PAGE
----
Helmet cams are a great tool, but when it comes to image quality and available controls, they can't come close to a good compact camera, let alone a full-blown DSLR. That's why photographer Justin Olsen decided to create a custom rig for his own big boy cameras and then head out to the mountain bike trails to capture some truly exciting images of the sport. Justin agreed to share some info about the rig with us, as well as a couple photos taken with the set-up.
How long have you been using the custom mount?
I have been using my case for about a year and a half now.
Where did the idea for it come from?
The POV angle is nothing new and I have seen many photographers rig up all types of contraptions to accomplish this in the past. In MTB photography circles, I had heard of everything from duct tape to old bike tubes used to secure a camera to a riders chest. Some pretty sketchy set-ups for sure. I had been fooling around with hanging the camera around my neck and sticking the lens through a hole in my jacket. Through trial and error, I came up with the idea for my current rig. A few months later I was approached by Camelbak with an assignment for some custom POV images of one of their team riders hitting some fairly big bike jumps. In order to accomplish this I was going to have to put my camera in a very risky situation and that motivated me bring this idea to fruition.
Who made it for you?
I took my idea to a local custom sewing shop, gave them all the details, and they made it for me.
Is it comfortable to wear?
Yes, but more importantly, it is very secure. It is imperative that the harness doesn't move around while the rider is moving, especially in a jumping situation. Adding weight to a riders chest changes the scenario for them. The last thing they want is to have a 10-pound weight swinging from their chest while riding down the trail.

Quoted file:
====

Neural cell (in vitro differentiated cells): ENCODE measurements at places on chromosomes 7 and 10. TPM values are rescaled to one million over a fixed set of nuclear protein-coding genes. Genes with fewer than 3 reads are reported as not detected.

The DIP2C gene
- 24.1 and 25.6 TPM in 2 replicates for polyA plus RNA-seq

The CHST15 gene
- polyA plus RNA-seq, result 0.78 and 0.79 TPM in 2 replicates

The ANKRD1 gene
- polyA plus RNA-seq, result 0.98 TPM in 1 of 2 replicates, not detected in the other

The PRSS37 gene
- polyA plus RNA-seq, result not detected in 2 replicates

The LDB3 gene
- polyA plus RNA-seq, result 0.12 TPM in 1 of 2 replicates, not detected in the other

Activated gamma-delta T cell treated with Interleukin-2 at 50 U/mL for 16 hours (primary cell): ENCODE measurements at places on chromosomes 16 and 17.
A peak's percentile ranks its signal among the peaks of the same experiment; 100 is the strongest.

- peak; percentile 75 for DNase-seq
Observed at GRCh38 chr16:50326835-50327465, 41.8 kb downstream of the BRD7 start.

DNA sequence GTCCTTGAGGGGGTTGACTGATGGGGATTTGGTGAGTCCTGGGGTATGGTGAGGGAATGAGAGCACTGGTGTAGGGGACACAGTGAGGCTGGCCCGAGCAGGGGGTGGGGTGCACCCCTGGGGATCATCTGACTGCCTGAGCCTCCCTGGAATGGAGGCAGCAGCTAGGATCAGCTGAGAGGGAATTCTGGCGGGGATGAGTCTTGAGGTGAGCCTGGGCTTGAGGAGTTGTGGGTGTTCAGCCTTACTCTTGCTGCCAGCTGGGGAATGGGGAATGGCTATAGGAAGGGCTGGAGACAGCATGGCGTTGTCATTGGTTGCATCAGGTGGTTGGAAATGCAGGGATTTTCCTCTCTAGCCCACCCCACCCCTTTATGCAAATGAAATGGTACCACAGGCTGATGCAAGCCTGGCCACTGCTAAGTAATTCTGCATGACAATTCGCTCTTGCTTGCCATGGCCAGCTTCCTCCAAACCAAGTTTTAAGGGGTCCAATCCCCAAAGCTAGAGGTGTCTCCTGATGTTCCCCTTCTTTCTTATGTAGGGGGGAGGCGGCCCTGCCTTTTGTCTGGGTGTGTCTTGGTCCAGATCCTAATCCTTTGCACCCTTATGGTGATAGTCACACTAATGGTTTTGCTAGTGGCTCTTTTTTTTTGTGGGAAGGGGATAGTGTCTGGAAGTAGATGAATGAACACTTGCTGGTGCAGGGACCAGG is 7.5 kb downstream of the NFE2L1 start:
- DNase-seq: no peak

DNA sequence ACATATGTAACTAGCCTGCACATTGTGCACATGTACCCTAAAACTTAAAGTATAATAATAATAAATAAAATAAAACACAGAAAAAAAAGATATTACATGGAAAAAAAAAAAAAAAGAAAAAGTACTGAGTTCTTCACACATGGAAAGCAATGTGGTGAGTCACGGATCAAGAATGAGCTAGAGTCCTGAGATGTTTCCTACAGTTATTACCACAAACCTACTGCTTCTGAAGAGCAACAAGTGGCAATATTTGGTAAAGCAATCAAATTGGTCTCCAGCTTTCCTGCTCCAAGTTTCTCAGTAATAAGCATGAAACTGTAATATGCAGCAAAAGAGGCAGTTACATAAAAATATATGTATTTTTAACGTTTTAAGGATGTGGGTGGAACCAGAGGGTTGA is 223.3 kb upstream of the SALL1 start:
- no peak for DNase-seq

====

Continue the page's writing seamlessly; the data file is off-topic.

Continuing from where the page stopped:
What's the typical camera set-up you run inside of it?
My current typical set up is a 15mm fisheye on either a Canon 1d Mark III or a 5d Mark II depending on the situation (higher frame rate vs. a wider field of view, respectively). There is also a Pocket Wizard attached to the camera so I can trigger the shutter remotely.
Have you tried it with other lenses besides the fisheye?
Yes, but for my purposes the fisheye produces the best results.
Has anyone taken any spills wearing it? If so, did you lose any of your gear?
No one has wrecked while wearing it yet (knocking on my wooden desk right now). I actually hit some jumps with it on my chest to test out how it felt before I put it on anyone else. As long as everything is tight it really doesn't bother you. However, you do have to remember not to pull your handlebars close to your chest in the air because the rig does hang out a little way. It would be really bad to get your handlebars caught up in it mid-air.
Where have the images taken with it ended up?
I have included POV shots in most of my magazine submissions this year. Camelbak ran some of the shots I did for them in various ad materials last season, including on the home page of their website. I was invited to compete in the Deep Summer photo challenge at Crankworx in Whistler, BC this summer, and I used this rig a lot during that competition. One of these photos is also nominated for Photo of the Year on Pinkbike.com
which is biggest website on the planet for all things MTB. To date, I have mainly used this set up for mountain biking, but am planning on experimenting with skiing, snowboarding, and snowmobiling this winter.